Best 3D VFX Software of all time (free included)

If you’re looking for the best 3D VFX software of all time, you’re in luck today! From creating stunning visual effects to producing high-quality animations, there are numerous tools out there that can help you create incredible 3D visuals for your projects. Whether you’re a professional VFX artist or just starting out, there is no shortage of choices when it comes to 3D VFX software that will suit any level of expertise. But while there are plenty of great options out there, there are a few that stand out above the rest and that’s exactly what we will be covering today.

3D VFX software Vs. regular VFX software

The difference between a 3D VFX software and a “normal” or “general” VFX software is the fact that a 3D VFX software is specifically designed for creating and editing visual effects in a 3D environment. Software like Maya or Blender have tools for 3D modeling, animation, texturing, lighting, and compositing, which allow you to create and manipulate visual elements in a 3D space.

On the other hand, a “regular” or “typical” VFX software is also used for creating and editing visual effects but not necessarily in a 3D environment. Programs like Nuke and After Effects have tools for compositing, masking, motion-tracking, rotoscoping and so much more.

3D VFX software

1. Houdini

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First comes one of the most used software in VFX, which is SideFX’ Houdini which is based on a procedural workflow. Artists and studios are usually tempted to choose it for making visual effects using only its powerful nodes-based tools and scripting languages which gives them a lot of creative freedom and power.

Image Source: YouTube/vfx world

Its node-based workflow is ideal for creating sophisticated physics simulations and particle systems in a non-destructive way, this is great especially for big projects if they want to make changes or adjustments.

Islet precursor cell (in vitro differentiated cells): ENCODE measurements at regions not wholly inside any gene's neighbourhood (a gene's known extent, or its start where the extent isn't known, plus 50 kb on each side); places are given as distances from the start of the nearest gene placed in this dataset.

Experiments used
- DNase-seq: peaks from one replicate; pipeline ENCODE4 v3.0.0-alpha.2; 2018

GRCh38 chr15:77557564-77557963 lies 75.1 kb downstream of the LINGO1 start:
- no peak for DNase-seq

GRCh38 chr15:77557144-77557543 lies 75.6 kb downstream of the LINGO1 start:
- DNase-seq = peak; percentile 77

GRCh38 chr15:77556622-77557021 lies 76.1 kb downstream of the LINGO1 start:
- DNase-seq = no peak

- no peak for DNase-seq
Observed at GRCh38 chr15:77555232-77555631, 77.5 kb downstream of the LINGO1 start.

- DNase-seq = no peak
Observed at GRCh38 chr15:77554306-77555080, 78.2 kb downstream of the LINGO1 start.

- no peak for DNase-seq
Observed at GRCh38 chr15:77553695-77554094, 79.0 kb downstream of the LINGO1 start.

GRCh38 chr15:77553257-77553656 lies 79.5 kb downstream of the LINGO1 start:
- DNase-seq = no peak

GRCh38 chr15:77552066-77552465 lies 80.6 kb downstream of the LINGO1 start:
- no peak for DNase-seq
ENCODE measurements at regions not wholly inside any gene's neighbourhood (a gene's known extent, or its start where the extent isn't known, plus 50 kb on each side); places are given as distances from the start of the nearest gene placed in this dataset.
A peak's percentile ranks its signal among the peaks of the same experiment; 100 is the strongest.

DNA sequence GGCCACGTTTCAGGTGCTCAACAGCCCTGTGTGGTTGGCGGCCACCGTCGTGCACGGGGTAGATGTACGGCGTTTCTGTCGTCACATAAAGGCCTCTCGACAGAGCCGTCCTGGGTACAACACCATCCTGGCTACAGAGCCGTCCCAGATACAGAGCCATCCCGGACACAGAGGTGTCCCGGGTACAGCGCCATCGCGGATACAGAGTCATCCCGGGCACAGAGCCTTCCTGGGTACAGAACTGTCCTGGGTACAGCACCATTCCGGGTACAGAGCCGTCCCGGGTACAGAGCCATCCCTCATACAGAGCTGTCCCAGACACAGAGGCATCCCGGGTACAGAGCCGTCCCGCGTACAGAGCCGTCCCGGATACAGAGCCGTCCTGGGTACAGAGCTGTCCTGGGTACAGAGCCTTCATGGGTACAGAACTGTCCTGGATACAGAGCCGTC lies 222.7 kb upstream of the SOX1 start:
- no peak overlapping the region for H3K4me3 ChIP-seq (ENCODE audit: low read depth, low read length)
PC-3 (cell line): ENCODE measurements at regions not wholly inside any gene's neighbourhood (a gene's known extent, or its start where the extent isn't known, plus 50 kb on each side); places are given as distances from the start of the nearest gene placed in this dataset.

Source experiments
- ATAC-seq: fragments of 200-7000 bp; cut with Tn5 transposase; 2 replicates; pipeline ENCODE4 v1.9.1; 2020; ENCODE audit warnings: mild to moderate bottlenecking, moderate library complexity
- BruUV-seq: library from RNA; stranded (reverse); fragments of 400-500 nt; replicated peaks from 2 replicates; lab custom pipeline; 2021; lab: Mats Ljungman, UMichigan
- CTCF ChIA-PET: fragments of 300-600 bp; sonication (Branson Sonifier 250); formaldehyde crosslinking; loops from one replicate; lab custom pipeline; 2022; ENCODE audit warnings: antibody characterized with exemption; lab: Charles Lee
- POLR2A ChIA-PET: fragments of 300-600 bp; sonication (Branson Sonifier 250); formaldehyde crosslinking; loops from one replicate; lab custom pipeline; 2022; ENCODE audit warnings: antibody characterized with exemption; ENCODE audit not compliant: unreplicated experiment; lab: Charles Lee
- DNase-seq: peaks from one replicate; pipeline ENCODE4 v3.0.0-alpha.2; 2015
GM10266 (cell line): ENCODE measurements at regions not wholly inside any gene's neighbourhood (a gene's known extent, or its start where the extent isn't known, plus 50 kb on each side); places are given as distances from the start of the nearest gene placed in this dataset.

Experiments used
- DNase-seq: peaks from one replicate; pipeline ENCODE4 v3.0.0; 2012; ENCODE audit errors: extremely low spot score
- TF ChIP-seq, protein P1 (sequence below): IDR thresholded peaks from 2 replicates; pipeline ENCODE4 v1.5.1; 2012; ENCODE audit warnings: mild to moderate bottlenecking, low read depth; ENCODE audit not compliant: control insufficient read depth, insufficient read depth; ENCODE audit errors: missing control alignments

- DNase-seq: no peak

For example when creating Thor Rangnorok Frame store studio delved into years of experience by relying on Houdini to create effects, especially for fight sequences throughout the film. For example, the bridge being destroyed required a little bit more effort from Frame store to show different areas breaking apart throughout different shots and they used Houdini to do this progressive fracturing and simulation.

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Also, Dneg was tasked to work on this particular sequence in Men in Black International, where the twins face against the film’s two heroes agent H and agent M. The studio created the energy effect for the twins using Houdini which came about using via a combination of particle and fluid simulations. They started first by investigating astrophotography of galaxies and nebulas.

If you haven’t thought about it the difference between cosmic dust and earthly dust is the presence of millions of stars so they tested both particle and smoke simulations and they found they can get the details needed with particle renders and the motion they needed from fluid simulations and they ended up with a sort of nebulous Volumetric thing with tiny stars scattered around the effect taking place.

Houdini is for the most part famous for what it is capable to achieve in physics simulations. You simply create simulation objects and apply one or more “solvers” and “forces” to the objects. There are objects and solvers for all the different types of simulations, whether it is cloth, rigid bodies, or fluids…

The least I can say is that, despite its steep learning curve or the difficulty of using this software in some areas of 3D visual effects, it is the most powerful tool when it comes to creating next-level simulations which is a very crucial part of the VFX field.

2. Maya

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Autodesk Maya is another professional 3D animation, modeling, simulation, and rendering toolset that is widely utilized by VFX artists for films and video games projects alike because it was designed to serve these industries’ needs in the first place.

Maya became the film industry standard just after it was released in 1993 as it was already well placed in the market, VFX Studios were switching over to Maya, which was already in use at many VFX houses before the official release. Some of the companies on the list of beta testers were Cinesite, Square, Blue Sky Studios, and Rhonda Graphics.

Especially, in animation movies, Maya has been used by several major players of the industry such as Walt Disney Studios who made “Frozen” and 20Th Century Fox Entertainment who worked on the “Ice Age” Franchise using Maya alongside other software for sculpting and mesh cleaning such as Z-brush.

Maya is an excellent choice when it comes to VFX work because it features different powerful and easy-to-use simulation dynamics tools. It also features the nDynamics simulation framework to simulate everything related to cloth, particles, hair, rigid or soft bodies. But often you will need third-party addons to have more freedom and creative power when working on these simulations.